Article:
Annotated Bibliography on Scholarship in Teaching and Learning

A brief collection of some important pieces of research on teaching and learning and how they influence my pedagogical practices.

Boud, D., & Molloy, E. (2013). Rethinking models of feedback for learning: The challenge of design. Assessment & Evaluation in Higher Education, 38(6), 698-712. doi:10.1080/02602938.2012.691462

This paper is a critical work in the conception of student evaluation of learning. It encourages us to reframe the work of courses to be focused on learning and not the disciplinary content and encourages the embedding of feedback mechanisms into course design.

A continuous improvement pedagogy means that I thrive on feedback and regularly incorporate curricular feedback in a way that allows the course to change direction as needed.

Brooke, S. L. (2006). Using the Case Method to Teach Online Classes: Promoting Socratic Dialogue and Critical Thinking Skills. International Society for Exploring Teaching and Learning, 18(2), 142-149. Retrieved 2020, from

I am heavily influenced by Socratic pedagogical practices and this excellent article is a careful study of how to cultivate online cultures of learning through a modified form of Socratic dialogue in the case study modality. What is especially good about this article is its design distinction between beginning and seasoned online learners and the need to design for them differently.

Freeman, S., Eddy, S. L., McDonough, M., Smith, M. K., Okoroafor, N., Jordt, H., & Wenderoth, M. P. (2014). Active learning increases student performance in science, engineering, and mathematics. Proceedings of the National Academy of Sciences111(23), 8410-8415.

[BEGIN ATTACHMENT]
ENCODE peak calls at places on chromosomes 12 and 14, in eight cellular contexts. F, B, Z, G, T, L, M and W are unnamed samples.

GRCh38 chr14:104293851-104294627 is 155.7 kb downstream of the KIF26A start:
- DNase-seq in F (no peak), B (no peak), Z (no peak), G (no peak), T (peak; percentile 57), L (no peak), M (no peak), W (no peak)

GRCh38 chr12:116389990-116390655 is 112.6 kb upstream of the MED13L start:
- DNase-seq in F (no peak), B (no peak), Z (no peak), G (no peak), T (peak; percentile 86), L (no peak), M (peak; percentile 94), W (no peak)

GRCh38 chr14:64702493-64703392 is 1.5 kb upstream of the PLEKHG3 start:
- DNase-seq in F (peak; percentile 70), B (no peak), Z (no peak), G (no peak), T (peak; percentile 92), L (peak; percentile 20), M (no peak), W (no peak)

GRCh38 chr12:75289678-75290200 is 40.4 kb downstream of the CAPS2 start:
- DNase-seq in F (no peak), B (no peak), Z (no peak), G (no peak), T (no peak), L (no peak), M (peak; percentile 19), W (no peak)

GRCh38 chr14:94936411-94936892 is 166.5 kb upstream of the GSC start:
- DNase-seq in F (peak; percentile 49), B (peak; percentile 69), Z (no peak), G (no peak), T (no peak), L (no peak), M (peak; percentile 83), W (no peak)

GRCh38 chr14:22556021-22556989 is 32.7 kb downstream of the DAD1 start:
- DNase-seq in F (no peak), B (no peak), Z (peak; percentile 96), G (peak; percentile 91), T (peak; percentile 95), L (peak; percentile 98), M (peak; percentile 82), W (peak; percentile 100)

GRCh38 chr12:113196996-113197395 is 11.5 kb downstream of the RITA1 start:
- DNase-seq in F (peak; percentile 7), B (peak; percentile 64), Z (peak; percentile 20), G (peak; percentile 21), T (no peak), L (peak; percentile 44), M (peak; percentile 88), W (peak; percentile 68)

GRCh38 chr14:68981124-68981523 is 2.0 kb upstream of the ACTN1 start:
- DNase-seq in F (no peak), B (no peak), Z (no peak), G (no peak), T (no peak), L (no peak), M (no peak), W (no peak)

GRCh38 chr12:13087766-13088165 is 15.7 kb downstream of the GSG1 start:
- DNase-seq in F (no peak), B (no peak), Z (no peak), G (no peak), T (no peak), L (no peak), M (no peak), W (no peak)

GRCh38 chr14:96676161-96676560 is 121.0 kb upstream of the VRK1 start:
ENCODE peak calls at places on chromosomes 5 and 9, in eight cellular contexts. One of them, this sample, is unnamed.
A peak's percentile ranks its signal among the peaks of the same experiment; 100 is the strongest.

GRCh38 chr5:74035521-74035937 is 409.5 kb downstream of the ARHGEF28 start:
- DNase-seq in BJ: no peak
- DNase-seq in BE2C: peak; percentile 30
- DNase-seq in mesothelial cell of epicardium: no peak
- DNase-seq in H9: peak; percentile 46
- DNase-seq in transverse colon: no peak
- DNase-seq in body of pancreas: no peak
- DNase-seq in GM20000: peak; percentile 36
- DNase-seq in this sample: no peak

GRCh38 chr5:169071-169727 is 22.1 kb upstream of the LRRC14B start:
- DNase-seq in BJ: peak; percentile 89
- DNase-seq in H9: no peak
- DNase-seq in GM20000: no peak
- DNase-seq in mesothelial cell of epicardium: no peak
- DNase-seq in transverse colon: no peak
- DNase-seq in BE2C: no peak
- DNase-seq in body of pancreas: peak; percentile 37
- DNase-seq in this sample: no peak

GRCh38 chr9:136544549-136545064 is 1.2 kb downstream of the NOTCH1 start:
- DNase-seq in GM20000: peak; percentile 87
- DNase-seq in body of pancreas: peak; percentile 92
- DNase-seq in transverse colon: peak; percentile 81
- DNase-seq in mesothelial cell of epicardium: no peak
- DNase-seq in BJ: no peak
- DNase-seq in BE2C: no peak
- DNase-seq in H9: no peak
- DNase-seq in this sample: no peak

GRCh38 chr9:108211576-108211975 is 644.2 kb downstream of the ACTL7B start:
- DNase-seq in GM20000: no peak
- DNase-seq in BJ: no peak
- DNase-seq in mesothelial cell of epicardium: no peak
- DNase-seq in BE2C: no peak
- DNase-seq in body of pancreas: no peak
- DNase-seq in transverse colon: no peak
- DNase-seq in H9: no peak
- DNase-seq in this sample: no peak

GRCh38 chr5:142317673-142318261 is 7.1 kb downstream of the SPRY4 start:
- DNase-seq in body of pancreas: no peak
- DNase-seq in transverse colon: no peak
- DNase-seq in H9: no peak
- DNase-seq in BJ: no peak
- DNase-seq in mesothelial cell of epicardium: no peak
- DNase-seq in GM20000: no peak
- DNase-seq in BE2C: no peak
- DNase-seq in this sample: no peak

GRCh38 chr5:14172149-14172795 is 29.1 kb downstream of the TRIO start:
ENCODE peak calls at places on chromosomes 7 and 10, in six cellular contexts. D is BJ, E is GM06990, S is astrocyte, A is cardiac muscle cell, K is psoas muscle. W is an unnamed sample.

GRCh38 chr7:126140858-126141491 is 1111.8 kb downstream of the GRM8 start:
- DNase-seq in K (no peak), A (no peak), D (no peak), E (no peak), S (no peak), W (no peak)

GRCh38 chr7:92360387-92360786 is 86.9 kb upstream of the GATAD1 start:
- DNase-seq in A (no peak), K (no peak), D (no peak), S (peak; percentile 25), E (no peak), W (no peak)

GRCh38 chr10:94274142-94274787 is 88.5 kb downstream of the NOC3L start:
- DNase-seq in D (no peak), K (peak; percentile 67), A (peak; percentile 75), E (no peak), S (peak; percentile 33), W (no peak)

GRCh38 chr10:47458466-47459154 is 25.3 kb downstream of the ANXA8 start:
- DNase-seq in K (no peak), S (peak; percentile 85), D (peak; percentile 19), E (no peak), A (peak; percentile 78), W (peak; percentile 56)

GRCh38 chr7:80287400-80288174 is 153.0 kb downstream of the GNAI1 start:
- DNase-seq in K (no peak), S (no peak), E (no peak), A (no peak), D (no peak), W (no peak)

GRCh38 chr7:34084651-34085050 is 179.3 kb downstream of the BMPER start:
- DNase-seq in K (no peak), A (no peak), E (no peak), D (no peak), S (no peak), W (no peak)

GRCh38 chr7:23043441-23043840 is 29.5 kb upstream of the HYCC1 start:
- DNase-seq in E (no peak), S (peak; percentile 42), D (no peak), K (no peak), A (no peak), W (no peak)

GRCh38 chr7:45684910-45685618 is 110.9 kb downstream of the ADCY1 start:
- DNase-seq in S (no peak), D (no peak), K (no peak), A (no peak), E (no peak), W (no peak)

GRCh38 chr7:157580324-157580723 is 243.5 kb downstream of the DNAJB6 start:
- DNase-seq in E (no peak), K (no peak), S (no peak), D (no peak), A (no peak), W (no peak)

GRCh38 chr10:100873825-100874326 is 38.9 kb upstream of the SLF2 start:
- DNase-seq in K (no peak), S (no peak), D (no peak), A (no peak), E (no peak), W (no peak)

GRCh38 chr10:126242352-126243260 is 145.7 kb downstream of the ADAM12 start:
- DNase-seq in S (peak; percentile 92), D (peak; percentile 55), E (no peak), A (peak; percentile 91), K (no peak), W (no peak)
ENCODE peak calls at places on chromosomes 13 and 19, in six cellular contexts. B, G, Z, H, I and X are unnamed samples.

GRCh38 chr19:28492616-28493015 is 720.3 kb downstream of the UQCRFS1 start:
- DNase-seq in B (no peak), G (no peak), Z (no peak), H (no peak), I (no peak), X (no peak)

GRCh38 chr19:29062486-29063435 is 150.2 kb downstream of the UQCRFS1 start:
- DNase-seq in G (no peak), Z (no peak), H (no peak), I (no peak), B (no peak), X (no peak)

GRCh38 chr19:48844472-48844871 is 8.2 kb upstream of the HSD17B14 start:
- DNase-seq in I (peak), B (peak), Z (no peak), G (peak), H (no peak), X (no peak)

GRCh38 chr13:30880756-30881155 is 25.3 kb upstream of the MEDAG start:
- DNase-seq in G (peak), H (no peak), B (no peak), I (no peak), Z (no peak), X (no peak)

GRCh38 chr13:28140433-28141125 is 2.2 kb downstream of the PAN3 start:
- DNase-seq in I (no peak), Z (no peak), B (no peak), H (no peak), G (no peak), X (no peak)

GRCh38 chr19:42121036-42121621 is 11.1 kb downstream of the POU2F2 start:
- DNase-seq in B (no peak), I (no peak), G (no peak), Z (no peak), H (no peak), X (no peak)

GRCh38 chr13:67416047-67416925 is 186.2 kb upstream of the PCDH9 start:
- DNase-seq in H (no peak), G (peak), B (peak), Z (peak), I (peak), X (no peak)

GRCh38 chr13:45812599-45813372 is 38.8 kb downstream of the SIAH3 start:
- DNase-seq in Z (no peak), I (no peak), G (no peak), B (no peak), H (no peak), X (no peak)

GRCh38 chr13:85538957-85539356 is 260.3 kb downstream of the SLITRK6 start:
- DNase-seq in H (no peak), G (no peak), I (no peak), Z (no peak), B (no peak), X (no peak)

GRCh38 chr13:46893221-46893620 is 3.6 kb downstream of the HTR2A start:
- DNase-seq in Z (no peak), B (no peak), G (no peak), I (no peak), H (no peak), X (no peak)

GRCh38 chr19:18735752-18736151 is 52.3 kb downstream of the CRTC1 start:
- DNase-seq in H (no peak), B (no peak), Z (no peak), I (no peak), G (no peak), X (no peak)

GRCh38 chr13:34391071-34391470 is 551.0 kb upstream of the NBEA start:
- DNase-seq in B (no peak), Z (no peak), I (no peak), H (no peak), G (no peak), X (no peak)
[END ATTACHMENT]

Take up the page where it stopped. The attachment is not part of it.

This article introduces the importance of active learning pedagogies grounding in projects and experiential opportunities and compares it to didactic instructional models. This research is well supported and while it focuses on STEM applications has applications to all subject areas.

As part of my course design I regularly incorporate role plays, experiments, and mini-inquiry projects that incorporate active learning.

Knezic, D., Wubbels, T., Elbers, E., & Hajer, M. (2010). The Socratic Dialogue and teacher education. Teaching and Teacher Education, 26(4), 1104-1111. doi:10.1016/j.tate.2009.11.006

This is one of the most comprehensive articles on Socratic dialogue I have found. There is a clarity of defining what is and is not Socratic dialogue and a very good literature review. Additionally, the authors give thorough examples of a robust Socratic dialogue. Between this paper and the text “The Habit of Thought,” by Michael Strong, one can get a very good sense of how I design most of my seminar courses.

Lillard, A. (2006). Evaluating Montessori Education. Science, 313(5795), 1893-1894. doi:10.1126/science.1132362

This was one of the landmark studies on the positive effects of Montessori pedagogical principles on learning outcomes. While most of my work has been with late adolescents and adult learners, I am, and forever will be a Montessorian, with a deep respect for the individual learner, a keen understanding of the preparation of a physical and mental environment for learning, and an interest in learning that is engaging and inviting, based on choice and enthusiasm, rather than coercion.